Tag Archives: Gibson’s Bakery

Oberlin College posts $36 million bond, appeal to go forward

Oberlin College today posted a $36 million bond to cover the jury award to Gibson’s Bakery, thus allowing the college’s appeal of that verdict to go forward.

The judgement is now stayed about three weeks, until August 19, 2019, during which time Oberlin must submit its appeal. If it does so the stay will be extended another two weeks for responses, with a decision on September 9.

At that point expect further appeals, no matter how the judge rules.

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Judge: Oberlin must post $36 million bond to appeal

The judge in the Gibson’s Bakery vs Oberlin College case has ruled that if Oberlin wants to appeal the judgement against it, it must first post the entire judgement amount, $36.3 million, in a bond.

According to the judge:

The need for such bond is made clear by the College’s own statements about its dire fmancial straits. If the College is to be believed, there is serious concern about its ability to pay this sizeable judgment three years from now. At trial, and in its recent filing, the College represented that there was only $59.1 million of unrestricted endowment funds available to pay any dollar judgment and that $10 million of those funds had already been committed to pay down the College’s existing debt. [Trial Tr., June 12, 2019 at 95:13-21] There remains $190 million of existing debt on the College’s books. [Id.] The College has also testified that it has a significant operating deficit and that its deficit situation is not sustainable…. [Trial Tr., June 12, 2019 atpp. 86:1-6, 88:1-9]

The College also testified at trial that they have experienced a “significant” and “steady” decline of enrollment from 2014 to 2018. [emphasis mine]

The college has seven days to post the bond, or the appeal with be squashed.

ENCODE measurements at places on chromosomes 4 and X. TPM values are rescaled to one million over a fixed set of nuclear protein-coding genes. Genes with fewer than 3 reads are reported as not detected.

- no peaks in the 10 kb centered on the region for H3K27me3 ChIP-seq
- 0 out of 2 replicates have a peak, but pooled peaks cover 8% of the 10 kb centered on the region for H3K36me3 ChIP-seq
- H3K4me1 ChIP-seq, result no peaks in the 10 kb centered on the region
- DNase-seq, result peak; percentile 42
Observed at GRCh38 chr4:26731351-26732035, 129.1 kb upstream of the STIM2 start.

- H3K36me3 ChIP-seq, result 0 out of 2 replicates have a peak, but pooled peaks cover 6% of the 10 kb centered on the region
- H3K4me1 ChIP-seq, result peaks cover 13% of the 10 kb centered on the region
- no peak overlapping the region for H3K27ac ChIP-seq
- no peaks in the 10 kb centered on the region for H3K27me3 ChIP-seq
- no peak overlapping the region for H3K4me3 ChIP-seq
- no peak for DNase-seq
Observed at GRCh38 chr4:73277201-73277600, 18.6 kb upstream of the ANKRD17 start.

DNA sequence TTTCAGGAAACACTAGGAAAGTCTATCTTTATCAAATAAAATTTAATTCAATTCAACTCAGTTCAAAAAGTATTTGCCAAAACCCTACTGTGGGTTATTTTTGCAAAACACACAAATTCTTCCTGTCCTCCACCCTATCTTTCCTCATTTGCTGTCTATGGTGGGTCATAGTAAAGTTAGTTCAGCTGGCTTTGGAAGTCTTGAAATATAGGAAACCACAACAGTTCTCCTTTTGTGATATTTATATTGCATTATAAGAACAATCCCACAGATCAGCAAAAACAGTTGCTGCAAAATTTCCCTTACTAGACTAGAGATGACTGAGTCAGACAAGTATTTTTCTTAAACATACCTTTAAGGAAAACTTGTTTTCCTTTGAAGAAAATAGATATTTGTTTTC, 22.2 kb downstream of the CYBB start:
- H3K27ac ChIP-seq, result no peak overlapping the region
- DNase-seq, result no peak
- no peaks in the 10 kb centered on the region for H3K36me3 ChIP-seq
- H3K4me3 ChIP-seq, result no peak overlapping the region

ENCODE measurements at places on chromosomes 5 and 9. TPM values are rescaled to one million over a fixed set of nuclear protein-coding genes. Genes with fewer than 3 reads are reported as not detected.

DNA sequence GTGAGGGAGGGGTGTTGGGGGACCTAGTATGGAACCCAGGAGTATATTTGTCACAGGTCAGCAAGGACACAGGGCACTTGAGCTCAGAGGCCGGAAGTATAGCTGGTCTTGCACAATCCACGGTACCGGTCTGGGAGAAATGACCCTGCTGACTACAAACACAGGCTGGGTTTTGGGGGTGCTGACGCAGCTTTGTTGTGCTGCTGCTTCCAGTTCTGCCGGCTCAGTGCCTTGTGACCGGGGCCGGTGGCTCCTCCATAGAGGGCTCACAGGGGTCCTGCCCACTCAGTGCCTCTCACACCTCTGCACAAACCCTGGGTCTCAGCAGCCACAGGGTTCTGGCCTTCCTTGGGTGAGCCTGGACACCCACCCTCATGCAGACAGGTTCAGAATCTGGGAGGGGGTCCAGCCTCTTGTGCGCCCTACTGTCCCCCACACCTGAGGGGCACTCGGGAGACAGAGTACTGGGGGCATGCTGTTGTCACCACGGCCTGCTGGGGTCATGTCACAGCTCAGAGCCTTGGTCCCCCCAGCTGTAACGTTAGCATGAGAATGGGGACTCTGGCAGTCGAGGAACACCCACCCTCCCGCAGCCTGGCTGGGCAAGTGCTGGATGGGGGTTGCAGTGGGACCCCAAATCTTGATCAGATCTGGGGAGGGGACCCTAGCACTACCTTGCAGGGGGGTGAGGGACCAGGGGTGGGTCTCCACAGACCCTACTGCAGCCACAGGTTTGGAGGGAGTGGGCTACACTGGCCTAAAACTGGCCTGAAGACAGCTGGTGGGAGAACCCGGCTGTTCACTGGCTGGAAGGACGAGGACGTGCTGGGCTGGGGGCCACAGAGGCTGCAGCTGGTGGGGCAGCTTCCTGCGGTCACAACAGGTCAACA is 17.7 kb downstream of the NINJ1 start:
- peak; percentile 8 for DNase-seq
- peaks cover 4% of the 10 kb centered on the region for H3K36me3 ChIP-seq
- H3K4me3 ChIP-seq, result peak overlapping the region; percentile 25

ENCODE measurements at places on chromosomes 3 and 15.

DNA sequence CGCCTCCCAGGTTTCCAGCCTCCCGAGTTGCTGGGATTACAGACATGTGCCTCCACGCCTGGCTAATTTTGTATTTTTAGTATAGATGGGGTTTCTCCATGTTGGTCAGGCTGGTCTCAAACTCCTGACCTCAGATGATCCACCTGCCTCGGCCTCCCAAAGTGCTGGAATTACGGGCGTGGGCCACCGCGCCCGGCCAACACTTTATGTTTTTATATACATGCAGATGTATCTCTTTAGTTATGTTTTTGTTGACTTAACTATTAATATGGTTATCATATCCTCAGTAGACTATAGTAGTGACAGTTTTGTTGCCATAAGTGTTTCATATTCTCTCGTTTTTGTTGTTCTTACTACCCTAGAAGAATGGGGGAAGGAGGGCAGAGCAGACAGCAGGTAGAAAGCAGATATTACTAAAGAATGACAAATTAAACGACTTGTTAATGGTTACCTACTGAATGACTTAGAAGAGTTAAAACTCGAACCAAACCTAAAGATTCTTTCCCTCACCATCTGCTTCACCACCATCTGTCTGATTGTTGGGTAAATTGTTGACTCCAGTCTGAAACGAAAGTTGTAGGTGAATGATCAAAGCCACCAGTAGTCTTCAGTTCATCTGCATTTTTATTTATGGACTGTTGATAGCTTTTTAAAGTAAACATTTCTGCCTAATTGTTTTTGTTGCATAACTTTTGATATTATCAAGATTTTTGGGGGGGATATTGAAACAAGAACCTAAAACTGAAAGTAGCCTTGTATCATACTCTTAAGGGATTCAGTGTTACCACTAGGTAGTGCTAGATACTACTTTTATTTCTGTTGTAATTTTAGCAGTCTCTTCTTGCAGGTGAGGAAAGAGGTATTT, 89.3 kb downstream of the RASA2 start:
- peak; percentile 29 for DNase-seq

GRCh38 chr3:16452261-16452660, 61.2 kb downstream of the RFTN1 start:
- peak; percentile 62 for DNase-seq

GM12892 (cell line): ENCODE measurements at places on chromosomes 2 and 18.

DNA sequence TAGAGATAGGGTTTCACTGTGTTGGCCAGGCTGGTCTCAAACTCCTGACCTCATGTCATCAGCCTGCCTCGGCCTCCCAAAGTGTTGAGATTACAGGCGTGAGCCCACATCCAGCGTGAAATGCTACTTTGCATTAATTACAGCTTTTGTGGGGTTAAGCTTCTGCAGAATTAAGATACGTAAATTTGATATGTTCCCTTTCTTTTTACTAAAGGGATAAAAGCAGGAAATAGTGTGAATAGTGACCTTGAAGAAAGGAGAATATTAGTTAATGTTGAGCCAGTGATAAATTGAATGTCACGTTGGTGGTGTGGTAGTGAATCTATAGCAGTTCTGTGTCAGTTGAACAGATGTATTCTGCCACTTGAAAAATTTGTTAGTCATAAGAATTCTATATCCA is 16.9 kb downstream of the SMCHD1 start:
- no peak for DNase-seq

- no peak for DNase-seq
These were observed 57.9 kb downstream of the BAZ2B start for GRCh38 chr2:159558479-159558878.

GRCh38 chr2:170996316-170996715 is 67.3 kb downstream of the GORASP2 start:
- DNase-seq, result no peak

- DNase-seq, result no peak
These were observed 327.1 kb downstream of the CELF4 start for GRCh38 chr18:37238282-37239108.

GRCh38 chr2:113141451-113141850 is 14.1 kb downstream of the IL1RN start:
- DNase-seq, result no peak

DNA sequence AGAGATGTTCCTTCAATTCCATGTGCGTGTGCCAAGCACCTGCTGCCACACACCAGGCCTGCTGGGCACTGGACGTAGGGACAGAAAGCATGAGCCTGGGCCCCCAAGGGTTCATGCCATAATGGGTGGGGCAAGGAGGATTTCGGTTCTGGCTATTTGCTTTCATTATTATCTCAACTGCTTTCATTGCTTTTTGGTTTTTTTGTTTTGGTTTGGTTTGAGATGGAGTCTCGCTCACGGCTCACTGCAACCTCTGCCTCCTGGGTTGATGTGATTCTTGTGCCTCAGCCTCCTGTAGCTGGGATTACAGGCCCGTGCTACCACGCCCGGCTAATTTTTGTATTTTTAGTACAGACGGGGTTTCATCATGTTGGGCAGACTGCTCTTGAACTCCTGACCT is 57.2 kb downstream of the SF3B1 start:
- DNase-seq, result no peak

It has been very clear since the jury’s decision that Oberlin still intends to fight, and is likely to use every means in its possession, including political action, to either get the judgement dismissed, or likely make it impossible for it to pay. The judge here is telling them that they surely have the right to fight, but not at the expense of Gibson’s Bakery.

The highlighted text could be the poster child for self-unawareness. Oberlin is very aware that its enrollment is dropping, but it is entirely clueless as to why. Maybe the college should consider its own actions as the cause?

Nah. It must be those racist, homophobic, and deplorable whites! Yeah! They are the ones to blame! They’re all ignorant white supremacists! All of them!

This is essentially what the Oberlin administration has been saying during this whole debacle, as well as several years earlier. And it is essentially why students are less willing to enroll. You go to college to learn how to be a discerning educated person, not an anti-white bigot.

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Court reduces Oberlin total judgment by smallest amount

The court in Ohio has reduced the total jury award in the Oberlin slander case against Gibson’s Bakery to $25 million total, but by what looks like the smallest amount possible based on its interpretation of the law.